Do Banks Need To Report Attempted Money Laundering Transactions


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    Do Banks Need To Report Attempted Money Laundering Transactions

    When you think about money laundering, what do you see? Maybe images of drug lords and criminals stuffing cash into mattresses or suitcase to escape detection. That’s not the reality of money laundering, of course. In fact, most of the time, money laundering is a very deliberate process that takes a lot of planning and orchestration. But even if it’s not as flashy as some people might think, money laundering is still an issue that banks need to be aware of. That’s because attempted money laundering is a crime that banks can get fined for not reporting. So if you’re thinking about trying to move some dirty cash around, make sure to check with your bank first. It could save you from some serious trouble down the line.


    Banks are increasingly being asked to report attempted money laundering transactions. The reason for this is that banks can help to identify and stop potential financial crimes.

    A money laundering transaction is an attempt to disguise the origin of money or to move money from one place to another without being detected. This can be done by altering the original currency, transferring it through different accounts, or using a variety of other methods.

    Banks play an important role in detecting and preventing money laundering. They can look at a variety of factors when conducting their reviews, including:
    1) Financial history
    2) Relationship history
    3) Transactions related to the account
    4) Use of suspicious methods of payment
    5) Changes in spending patterns
    6) Mixing payments with legitimate ones

    Do Banks EverReport Money Laundering Transactions?

    Banks have been required to report money laundering transactions to the government since 2007, but this reporting requirement is not always followed. In January of this year, the Office of the Comptroller of the Currency (OCC) released a report stating that bank compliance with anti-money laundering reporting requirements was “weak” and that banks were not effectively identifying suspicious activity. The OCC’s report focused on financial institutions in California and Florida, two states with high levels of money laundering activity.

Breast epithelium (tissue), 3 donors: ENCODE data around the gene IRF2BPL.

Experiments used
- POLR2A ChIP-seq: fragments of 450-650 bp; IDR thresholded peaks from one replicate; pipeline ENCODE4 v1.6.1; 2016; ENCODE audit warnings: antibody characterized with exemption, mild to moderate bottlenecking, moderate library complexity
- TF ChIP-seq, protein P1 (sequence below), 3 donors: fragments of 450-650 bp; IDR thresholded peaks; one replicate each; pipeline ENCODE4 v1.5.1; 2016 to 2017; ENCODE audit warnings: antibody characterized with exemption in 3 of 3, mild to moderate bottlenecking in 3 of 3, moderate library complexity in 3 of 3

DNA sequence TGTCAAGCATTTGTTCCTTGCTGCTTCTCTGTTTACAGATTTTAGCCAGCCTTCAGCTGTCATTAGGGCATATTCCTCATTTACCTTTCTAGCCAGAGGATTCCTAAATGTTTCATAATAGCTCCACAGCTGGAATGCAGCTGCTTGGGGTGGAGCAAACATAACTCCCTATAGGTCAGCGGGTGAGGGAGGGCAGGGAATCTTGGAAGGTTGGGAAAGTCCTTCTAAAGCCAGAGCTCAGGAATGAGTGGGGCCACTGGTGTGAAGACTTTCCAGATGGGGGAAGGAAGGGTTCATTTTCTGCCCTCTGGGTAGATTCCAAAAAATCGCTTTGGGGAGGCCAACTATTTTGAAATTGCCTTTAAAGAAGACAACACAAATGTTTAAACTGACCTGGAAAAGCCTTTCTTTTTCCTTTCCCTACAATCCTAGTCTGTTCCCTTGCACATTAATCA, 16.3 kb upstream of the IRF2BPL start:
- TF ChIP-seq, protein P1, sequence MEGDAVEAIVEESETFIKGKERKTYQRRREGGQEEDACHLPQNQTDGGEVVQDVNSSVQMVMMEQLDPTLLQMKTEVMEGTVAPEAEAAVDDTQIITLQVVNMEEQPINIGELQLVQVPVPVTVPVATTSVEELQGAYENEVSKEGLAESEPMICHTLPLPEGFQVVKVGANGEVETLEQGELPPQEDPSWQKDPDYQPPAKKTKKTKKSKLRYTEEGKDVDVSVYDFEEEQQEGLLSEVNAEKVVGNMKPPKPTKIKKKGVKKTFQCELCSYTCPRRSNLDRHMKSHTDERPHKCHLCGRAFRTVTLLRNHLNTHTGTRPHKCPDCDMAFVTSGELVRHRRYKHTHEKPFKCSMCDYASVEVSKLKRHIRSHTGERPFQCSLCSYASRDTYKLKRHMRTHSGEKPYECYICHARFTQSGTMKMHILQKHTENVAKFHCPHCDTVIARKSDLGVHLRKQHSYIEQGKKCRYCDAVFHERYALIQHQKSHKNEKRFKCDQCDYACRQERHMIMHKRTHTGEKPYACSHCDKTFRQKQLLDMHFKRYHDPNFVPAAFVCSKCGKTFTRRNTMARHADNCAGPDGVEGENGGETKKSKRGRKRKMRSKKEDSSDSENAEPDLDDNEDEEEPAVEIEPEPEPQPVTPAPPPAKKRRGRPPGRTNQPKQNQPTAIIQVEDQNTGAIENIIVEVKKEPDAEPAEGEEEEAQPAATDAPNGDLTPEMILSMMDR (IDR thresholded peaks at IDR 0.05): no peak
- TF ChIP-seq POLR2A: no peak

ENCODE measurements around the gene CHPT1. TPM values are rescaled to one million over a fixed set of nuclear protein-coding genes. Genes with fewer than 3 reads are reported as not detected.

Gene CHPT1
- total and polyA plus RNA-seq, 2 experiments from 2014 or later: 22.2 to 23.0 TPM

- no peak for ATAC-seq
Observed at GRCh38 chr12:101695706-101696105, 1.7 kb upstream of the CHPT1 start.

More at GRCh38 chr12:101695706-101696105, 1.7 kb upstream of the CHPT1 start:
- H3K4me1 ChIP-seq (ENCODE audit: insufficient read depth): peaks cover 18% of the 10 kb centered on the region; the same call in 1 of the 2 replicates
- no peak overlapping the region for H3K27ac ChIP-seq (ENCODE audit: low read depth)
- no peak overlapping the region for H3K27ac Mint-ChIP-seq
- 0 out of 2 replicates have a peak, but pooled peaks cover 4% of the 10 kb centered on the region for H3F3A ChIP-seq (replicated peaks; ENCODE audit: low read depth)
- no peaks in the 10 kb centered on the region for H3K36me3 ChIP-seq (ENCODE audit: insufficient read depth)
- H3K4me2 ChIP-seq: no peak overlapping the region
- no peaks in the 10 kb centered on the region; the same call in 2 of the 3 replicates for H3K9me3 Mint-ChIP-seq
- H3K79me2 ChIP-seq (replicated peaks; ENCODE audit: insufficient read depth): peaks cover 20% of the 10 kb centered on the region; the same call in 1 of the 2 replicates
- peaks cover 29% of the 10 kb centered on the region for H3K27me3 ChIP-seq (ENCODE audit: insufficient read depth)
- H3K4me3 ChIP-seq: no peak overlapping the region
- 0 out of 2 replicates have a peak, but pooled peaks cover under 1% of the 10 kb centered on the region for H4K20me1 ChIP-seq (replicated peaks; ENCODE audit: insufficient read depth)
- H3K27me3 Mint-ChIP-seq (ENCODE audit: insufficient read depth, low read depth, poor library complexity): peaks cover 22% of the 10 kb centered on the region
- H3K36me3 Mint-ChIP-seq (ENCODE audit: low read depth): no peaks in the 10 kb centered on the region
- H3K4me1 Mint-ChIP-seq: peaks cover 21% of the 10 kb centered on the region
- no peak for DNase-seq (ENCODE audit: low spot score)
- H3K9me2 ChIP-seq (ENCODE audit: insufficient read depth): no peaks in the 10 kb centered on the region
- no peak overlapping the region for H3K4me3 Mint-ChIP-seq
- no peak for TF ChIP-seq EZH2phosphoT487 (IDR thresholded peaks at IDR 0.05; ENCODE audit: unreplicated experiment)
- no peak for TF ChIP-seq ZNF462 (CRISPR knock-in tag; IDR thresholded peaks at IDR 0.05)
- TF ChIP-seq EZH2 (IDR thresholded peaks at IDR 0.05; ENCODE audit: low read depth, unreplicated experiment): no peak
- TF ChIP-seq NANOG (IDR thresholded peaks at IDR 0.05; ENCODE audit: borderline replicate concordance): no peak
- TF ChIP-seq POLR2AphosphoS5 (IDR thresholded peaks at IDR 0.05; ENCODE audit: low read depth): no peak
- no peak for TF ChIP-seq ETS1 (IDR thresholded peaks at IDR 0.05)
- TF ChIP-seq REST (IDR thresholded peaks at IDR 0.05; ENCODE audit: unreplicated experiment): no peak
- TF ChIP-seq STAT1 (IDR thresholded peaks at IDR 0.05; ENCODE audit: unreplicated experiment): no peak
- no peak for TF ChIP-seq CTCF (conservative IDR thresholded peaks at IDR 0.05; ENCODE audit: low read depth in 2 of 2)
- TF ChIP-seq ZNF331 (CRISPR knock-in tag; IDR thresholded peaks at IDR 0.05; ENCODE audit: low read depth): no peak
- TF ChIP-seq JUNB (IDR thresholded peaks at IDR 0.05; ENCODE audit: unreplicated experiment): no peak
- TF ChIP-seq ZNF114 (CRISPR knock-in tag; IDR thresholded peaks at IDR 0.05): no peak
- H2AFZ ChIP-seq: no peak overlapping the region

According to the OCC, banks should identify Suspicious Activity Reports (SARs) from their customers based on four factors: 1) whether the customer appears to be conducting business in an unusual or suspicious manner; 2) whether funds are coming from unusual or suspicious sources; 3) whether there is evidence of fraud or illicit activity; and 4) whether there is a link between the customer and known terrorist organizations. However, banks are only required to follow these tips if they suspect money laundering activity – if they do not have a suspicion, they are not obligated to report anything.

    Banks also need to file Suspicious Activity Reports when they learn about any potential links between their customers and illegal activities such as drug trafficking or terrorism. However, it is unclear how often this happens because banks are not required to disclose how many reports they file or what type of reports they file.

    Overall, banks appear to be struggling to comply with their anti-money laundering reporting obligations.

    What Is Required To Report A Money Laundering Transaction?

    What is required to report attempted money laundering transactions?

    The Financial Crimes Enforcement Network (FinCEN) requires banks to file suspicious activity reports (SARs) when they have knowledge of any attempt to commit or facilitate a financial crime. A SAR must include information about the person or entity attempting to commit a financial crime, the type of financial crime being attempted, and the monetary value of any proceeds that may have been obtained as a result of the attempted crime. In order for a bank to file an SAR, it must have reasonable grounds to believe that the transaction may be related to money laundering.

    Would Filing A False Report Cause Any Harm To The Bank?

    Attempted money laundering transactions are not typically considered to be major financial crimes, and banks are not typically required to report these types of activities to the government. In fact, some banks may view reports of attempted money laundering as a sign that their customers are engaging in legitimate financial transactions. Filing a false report may cause harm to the bank if it leads authorities to believe that the bank is complicit in a crime.


    Attempted money laundering transactions are not typically considered to be criminal activity, and banks may not report them to the authorities. This is because banks do not view attempted money laundering as a successful crime – it is simply an attempt that was not successful due to some obstacle.

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